1840 Liberty Seated Quarter Dollar - Transitional Reverses

by Greg Johnson


Once in a while I get asked questions by those who know of my interest in Liberty Seated quarter die varieties. One of the questions that has come up several different times is, “How do I tell a new reverse hub 1840 quarter (Briggs reverse B) from the transitional reverse (Briggs reverse A)?” I think that a big reason this question gets asked is that there is an error in Larry Briggs’ The Comprehensive Encyclopedia of Liberty Seated Quarters (Lima, OH 1991). The error is that the photograph labeled “New Hub Design Reverse 2-B” is actually an example of the transitional reverse A. This is the same die that is pictured on the previous page and labeled as reverse A. The book, overall, is a remarkably complete and accurate reference; however, it is not perfect, and in this case a typographical error leads to some confusion.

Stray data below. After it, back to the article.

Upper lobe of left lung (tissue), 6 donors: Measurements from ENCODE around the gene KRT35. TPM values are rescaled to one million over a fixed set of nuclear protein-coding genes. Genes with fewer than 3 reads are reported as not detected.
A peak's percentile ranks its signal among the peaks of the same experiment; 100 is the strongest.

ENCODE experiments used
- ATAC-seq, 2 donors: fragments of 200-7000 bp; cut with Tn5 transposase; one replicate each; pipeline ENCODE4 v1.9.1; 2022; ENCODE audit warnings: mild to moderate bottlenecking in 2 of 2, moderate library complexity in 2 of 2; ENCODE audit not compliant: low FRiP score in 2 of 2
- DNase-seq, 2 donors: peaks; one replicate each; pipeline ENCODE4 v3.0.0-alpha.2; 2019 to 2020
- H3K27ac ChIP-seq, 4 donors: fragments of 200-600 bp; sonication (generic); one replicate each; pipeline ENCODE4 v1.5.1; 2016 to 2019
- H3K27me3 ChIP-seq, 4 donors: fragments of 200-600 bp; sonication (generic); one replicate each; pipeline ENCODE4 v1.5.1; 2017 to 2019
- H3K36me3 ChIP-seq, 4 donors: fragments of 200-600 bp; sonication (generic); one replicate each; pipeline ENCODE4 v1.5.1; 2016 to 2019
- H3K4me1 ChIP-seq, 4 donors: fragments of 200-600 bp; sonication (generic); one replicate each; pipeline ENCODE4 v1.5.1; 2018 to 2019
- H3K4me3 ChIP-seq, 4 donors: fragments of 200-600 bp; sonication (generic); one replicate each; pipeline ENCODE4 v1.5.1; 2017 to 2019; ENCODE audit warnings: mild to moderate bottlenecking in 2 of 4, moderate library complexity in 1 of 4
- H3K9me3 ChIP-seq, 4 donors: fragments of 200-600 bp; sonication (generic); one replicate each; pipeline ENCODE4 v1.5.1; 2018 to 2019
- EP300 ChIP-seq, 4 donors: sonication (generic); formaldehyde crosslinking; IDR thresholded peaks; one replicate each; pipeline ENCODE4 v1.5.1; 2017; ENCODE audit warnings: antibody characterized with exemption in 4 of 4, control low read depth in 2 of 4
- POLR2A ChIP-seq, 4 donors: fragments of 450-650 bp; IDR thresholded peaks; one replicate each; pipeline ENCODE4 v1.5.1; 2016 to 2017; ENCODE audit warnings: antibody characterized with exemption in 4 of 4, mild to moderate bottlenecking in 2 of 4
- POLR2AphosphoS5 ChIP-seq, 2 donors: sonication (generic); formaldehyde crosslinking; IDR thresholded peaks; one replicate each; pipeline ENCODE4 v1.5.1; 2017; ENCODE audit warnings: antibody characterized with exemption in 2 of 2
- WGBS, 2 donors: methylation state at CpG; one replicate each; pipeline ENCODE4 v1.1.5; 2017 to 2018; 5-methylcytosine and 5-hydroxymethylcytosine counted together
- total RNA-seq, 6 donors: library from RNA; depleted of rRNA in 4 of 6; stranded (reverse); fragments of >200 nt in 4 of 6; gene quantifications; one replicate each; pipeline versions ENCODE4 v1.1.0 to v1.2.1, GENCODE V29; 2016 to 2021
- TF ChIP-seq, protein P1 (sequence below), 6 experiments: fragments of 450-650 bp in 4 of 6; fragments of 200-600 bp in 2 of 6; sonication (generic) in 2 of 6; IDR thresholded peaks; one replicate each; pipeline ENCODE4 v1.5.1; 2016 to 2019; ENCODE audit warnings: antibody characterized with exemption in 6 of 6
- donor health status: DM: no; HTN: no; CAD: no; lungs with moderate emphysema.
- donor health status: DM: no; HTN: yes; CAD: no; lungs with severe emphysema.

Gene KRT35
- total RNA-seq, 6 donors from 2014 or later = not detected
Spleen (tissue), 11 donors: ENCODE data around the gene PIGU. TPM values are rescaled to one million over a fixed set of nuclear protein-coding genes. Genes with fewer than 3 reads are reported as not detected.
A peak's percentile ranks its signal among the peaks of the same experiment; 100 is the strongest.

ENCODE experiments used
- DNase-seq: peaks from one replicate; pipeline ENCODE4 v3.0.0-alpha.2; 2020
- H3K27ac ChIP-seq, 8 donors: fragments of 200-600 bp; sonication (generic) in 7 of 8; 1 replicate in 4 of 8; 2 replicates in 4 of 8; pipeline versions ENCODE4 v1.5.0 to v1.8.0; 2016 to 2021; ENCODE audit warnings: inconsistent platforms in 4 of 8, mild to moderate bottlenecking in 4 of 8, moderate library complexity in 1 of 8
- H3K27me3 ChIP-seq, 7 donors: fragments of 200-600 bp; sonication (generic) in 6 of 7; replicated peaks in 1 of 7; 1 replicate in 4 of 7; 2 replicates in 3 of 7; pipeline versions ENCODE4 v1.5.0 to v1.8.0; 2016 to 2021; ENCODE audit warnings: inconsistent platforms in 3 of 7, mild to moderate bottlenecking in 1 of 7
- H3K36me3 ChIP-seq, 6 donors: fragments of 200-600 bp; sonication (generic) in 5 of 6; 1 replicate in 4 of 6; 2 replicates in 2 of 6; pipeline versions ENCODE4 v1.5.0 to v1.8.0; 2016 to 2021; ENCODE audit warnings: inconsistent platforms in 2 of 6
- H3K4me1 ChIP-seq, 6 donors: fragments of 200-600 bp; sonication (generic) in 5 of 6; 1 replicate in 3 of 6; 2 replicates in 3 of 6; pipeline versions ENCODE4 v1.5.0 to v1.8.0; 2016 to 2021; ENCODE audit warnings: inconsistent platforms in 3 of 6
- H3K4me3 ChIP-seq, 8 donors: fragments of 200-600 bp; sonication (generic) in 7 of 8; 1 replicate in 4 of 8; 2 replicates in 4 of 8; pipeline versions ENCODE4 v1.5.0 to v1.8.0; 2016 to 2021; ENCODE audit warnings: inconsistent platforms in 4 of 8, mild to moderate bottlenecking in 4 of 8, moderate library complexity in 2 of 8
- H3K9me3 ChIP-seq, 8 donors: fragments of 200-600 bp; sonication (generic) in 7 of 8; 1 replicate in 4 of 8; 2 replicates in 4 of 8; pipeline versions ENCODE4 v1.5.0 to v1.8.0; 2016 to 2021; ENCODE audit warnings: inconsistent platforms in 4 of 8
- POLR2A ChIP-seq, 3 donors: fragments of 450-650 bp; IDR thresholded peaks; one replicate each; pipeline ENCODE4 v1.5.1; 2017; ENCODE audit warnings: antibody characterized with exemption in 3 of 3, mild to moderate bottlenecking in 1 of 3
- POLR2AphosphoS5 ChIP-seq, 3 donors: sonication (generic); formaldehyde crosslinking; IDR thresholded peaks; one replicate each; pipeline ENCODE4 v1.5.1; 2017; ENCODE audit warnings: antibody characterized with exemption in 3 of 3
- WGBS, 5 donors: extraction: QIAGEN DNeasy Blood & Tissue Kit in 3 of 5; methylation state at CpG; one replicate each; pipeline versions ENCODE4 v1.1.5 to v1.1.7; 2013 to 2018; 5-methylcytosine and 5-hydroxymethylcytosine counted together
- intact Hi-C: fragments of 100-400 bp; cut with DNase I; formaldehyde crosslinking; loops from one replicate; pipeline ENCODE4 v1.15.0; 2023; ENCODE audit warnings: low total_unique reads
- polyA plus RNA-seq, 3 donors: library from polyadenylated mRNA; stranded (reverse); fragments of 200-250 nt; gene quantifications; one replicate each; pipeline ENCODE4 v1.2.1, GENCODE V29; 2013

The keys to attributing the 1840 reverses are the eagle’s claws and the lettering in AMERICA. The shield lines can also be used to reliably distinguish the two dies in coins graded high enough for them to be visible. One should also note that the descriptions provided in Briggs’ book are quite detailed and accurate for these two dies – it is only the picture that is inaccurate.

Reverse A – “…”AM” of “AMERICA” touch at base. Long curved claws. Middle and last talons of both claws are long, curved and noticeably separated from each other….Vertical line #6 extends to the fourth horizontal line…A die scratch is in the dentils above and past last “S” of “STATES”.”

Reverse B – “…Thick letters in legend with base of “AM” and “RI” touching. Long curved claws. Middle and last talon of both claws are long, curved, and virtually closed, touching and nearly touching each other respectively. Tip of left talon on left claw curled and virtually touches berry stem….Vertical line #4 extends to horizontal line #5….A die scratch is in dentil over right serif of “U” in “UNITED”.”

The two reverses are illustrated in the photos below. Hopefully this will help alleviate some of the confusion.


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